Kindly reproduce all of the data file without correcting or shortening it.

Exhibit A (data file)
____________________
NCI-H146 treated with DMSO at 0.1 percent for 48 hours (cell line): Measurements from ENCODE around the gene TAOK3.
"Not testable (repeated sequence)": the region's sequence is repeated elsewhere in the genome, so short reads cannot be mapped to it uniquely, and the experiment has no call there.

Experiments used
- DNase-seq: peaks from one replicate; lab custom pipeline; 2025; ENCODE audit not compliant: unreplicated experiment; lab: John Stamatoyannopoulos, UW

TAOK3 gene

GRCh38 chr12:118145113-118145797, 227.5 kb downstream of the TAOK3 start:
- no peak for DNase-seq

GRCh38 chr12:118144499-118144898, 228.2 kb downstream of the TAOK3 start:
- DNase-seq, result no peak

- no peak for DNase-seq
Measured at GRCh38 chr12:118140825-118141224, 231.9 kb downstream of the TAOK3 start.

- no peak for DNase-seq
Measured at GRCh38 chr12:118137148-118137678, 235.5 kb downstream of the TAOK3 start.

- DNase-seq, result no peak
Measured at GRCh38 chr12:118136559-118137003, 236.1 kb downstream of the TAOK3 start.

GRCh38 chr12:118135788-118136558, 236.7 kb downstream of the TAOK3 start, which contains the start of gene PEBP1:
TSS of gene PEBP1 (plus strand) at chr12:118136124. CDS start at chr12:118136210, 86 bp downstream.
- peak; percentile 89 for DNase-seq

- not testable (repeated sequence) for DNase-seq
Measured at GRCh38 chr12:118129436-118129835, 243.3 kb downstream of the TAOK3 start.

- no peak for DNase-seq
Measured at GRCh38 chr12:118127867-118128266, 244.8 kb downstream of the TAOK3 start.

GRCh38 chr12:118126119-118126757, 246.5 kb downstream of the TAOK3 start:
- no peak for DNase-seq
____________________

NCI-H146 treated with DMSO at 0.1 percent for 48 hours (cell line): Measurements from ENCODE around the gene TAOK3.
"Not testable (repeated sequence)": the region's sequence is repeated elsewhere in the genome, so short reads cannot be mapped to it uniquely, and the experiment has no call there.

Experiments used
- DNase-seq: peaks from one replicate; lab custom pipeline; 2025; ENCODE audit not compliant: unreplicated experiment; lab: John Stamatoyannopoulos, UW

TAOK3 gene

GRCh38 chr12:118145113-118145797, 227.5 kb downstream of the TAOK3 start:
- no peak for DNase-seq

GRCh38 chr12:118144499-118144898, 228.2 kb downstream of the TAOK3 start:
- DNase-seq, result no peak

- no peak for DNase-seq
Measured at GRCh38 chr12:118140825-118141224, 231.9 kb downstream of the TAOK3 start.

- no peak for DNase-seq
Measured at GRCh38 chr12:118137148-118137678, 235.5 kb downstream of the TAOK3 start.

- DNase-seq, result no peak
Measured at GRCh38 chr12:118136559-118137003, 236.1 kb downstream of the TAOK3 start.

GRCh38 chr12:118135788-118136558, 236.7 kb downstream of the TAOK3 start, which contains the start of gene PEBP1:
TSS of gene PEBP1 (plus strand) at chr12:118136124. CDS start at chr12:118136210, 86 bp downstream.
- peak; percentile 89 for DNase-seq

- not testable (repeated sequence) for DNase-seq
Measured at GRCh38 chr12:118129436-118129835, 243.3 kb downstream of the TAOK3 start.

- no peak for DNase-seq
Measured at GRCh38 chr12:118127867-118128266, 244.8 kb downstream of the TAOK3 start.

GRCh38 chr12:118126119-118126757, 246.5 kb downstream of the TAOK3 start:
- no peak for DNase-seq